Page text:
Members of the JICA project “Sustainable Development for Preservation of Biodiversity and Ecosystems,” which has been carried out in Sabah State, Malaysia, visited Ishikawa prefecture. Their project has focused on the preservation of ecosystems as a main activity of the program for the preservation of biodiversity and ecosystems in Borneo from 2002 through 2012, and in 2012 they shifted to sustainable preservation activities for the benefit and integration of regional people. The study visit focused on “ Strengthening of environmental communication towards a society in harmony with nature” as the main policy for the preservation of biodiversity. The delegation was made up of administrative officers from Sabah State and citizens’ organizations. They visited places all over Japan to study activities that promoted coexistence with nature, and received a lecture about Satoyama-satoumi at the United Nations University in Tokyo. Subsequently, they took part in a program coordinated by OUIK, which involved visiting places in Ishikawa to experience Satoyama-satoumi activities for the preservation of biodiversity.
In the Noto area, the visiting delegation studied the “Satoyama-satoumi Meister Program,” run by Kanazawa University and the Suzu City government. The program involves the training of human resources, activities that promote coexistence with nature conducted by Suzu City government, and experience of life in the farmers’ houses of Shun-ran-no-sato. They also studied activities of the team Maruyama-gumi, which included monitoring of biodiversity by local residents, and providing opportunities to study traditional rituals related to agriculture. When the visitors participated in a Maruyama-gumi workshop for surveying living things and participating in activities in collaboration with local residents, a delegation member commented that those activities were sustainable for local residents, and that they wished to use Maruyama-gumi’s activities as a model for activities in their country.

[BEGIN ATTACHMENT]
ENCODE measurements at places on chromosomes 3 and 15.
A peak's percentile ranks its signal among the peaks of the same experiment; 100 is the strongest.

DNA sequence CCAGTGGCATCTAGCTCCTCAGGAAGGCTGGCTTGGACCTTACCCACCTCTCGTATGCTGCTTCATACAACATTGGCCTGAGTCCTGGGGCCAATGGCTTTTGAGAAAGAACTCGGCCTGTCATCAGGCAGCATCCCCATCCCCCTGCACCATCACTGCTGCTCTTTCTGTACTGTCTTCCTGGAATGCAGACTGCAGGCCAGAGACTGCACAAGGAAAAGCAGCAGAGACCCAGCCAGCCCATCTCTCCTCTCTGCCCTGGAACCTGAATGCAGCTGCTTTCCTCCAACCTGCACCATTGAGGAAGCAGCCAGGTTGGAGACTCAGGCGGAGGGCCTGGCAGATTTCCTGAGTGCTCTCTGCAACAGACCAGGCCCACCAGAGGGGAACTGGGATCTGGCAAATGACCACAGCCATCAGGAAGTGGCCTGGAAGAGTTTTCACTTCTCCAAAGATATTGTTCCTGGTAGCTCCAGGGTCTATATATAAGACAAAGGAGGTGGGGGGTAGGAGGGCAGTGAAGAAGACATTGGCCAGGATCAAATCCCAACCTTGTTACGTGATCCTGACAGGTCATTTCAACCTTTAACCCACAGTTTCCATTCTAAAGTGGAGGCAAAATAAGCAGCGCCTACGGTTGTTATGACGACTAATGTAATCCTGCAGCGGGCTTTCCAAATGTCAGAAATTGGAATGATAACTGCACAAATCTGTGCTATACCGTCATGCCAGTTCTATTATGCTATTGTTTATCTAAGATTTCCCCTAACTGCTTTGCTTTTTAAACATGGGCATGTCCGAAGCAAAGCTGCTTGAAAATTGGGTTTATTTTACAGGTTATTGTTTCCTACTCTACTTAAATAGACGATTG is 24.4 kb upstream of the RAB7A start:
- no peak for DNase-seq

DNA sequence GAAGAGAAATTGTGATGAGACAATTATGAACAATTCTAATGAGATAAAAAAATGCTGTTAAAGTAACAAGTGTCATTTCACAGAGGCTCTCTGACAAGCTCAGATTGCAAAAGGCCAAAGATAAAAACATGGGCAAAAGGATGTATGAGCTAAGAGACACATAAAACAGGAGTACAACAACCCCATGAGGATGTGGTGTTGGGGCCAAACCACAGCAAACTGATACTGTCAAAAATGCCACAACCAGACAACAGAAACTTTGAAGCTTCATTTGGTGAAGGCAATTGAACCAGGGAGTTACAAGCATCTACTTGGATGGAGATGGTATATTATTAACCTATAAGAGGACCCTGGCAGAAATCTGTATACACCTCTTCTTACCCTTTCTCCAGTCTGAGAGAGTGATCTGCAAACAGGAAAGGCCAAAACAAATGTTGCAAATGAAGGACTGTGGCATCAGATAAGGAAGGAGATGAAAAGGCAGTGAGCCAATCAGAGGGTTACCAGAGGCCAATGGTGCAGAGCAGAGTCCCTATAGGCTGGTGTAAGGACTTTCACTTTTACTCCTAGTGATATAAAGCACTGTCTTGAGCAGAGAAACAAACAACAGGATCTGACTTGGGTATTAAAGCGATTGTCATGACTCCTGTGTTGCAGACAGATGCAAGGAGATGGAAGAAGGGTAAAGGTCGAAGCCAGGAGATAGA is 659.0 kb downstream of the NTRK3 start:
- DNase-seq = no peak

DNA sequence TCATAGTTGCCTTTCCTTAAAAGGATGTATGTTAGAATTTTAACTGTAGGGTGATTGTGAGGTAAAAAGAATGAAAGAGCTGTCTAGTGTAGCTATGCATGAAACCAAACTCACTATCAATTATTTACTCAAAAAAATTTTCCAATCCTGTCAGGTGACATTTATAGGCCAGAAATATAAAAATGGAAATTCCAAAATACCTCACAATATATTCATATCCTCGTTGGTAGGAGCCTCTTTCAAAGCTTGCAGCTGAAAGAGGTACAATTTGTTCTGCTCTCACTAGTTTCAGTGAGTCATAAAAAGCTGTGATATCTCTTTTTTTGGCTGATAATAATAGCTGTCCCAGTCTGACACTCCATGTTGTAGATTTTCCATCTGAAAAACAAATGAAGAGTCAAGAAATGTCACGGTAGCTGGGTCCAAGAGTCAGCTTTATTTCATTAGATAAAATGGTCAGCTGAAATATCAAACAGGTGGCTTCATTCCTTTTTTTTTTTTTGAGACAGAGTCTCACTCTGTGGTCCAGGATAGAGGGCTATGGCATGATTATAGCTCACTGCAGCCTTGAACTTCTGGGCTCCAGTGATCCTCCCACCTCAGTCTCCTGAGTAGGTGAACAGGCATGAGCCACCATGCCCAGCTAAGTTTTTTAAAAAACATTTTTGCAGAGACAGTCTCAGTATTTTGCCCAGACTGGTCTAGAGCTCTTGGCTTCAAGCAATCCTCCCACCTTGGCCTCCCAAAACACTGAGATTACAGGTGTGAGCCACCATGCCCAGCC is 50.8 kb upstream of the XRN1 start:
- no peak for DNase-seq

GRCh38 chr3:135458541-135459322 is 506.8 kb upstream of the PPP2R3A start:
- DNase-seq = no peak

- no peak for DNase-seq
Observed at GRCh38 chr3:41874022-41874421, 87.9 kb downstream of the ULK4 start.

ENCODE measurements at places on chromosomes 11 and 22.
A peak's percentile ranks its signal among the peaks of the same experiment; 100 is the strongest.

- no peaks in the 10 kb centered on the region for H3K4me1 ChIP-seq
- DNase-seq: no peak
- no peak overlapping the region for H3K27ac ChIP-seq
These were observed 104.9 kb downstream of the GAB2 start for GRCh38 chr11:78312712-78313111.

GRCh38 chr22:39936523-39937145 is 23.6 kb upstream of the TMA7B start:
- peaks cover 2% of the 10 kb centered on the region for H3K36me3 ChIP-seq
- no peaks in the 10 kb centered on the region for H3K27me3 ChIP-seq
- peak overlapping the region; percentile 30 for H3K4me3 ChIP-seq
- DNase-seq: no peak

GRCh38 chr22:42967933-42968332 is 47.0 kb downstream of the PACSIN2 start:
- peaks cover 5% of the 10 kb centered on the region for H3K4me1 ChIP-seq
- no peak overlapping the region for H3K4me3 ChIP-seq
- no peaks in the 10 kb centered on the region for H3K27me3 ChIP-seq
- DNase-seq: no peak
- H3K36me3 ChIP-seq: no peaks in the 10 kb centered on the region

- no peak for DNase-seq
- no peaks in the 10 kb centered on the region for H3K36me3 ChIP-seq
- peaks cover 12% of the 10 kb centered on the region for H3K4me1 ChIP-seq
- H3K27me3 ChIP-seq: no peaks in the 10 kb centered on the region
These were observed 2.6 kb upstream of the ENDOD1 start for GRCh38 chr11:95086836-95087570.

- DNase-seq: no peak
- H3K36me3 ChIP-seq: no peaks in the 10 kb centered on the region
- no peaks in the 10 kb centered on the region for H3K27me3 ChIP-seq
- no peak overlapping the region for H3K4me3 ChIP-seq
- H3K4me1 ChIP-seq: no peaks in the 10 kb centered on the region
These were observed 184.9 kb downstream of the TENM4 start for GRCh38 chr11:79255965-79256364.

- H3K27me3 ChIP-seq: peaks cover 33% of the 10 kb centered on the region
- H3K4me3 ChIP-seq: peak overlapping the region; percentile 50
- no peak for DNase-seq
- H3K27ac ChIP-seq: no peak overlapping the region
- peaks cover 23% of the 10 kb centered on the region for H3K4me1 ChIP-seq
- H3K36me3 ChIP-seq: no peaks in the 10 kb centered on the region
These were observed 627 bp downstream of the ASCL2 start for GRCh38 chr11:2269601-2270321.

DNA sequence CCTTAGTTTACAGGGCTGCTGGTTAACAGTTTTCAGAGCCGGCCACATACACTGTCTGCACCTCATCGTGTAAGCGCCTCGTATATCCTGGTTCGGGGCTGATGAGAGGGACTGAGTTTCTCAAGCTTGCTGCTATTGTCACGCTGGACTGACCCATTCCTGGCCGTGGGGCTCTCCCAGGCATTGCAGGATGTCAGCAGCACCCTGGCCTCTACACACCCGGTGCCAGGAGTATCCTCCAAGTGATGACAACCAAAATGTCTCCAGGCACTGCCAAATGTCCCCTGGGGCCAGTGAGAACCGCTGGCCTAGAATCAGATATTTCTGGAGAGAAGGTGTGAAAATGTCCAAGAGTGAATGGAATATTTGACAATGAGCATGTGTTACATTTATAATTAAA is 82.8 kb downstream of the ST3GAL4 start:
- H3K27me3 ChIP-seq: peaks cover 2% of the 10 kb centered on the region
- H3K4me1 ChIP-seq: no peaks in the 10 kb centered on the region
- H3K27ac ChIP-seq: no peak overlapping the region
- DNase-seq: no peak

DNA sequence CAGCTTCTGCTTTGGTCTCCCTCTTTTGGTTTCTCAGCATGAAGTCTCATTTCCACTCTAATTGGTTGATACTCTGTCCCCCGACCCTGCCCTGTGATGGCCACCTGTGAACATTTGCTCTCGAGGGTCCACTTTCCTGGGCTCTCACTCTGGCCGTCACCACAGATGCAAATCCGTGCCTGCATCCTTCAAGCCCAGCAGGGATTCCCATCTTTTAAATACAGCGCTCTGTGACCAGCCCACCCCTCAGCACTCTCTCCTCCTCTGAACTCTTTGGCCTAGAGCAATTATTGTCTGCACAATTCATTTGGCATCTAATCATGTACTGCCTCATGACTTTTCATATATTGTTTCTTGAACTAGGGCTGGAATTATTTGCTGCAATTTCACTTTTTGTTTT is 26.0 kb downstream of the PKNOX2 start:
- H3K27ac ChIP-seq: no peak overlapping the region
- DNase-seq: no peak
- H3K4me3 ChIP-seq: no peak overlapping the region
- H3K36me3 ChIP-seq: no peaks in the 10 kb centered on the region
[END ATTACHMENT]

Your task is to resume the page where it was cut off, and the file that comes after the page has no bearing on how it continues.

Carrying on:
In the Hakusan area, the delegation visited Ôta Farm, where the brand-name rice “Watatsu Firefly Rice” is cultivated without using agricultural chemicals. The area is known as a habitat for fireflies. Mr. Ôta spoke about the hardship he endured until he mastered organic farming methods. A delegation member asked him about the possibility of expanding the cultivation area.
On the last day, the group participated in a workshop for summarizing what they had learnt during their tour in Ishikawa. They identified important elements such as leadership, sufficient communication with community, agriculture, knowledge about ecosystems, high service quality and conservation of traditional culture, and then applied these to policies and activities in Sabah State.
The study tour, which involved visits to activity sites and exchanging ideas with people in the region, was significant not only for the delegation but also for OUIK, who hosted the visitors; we gained a new perspective on our activities.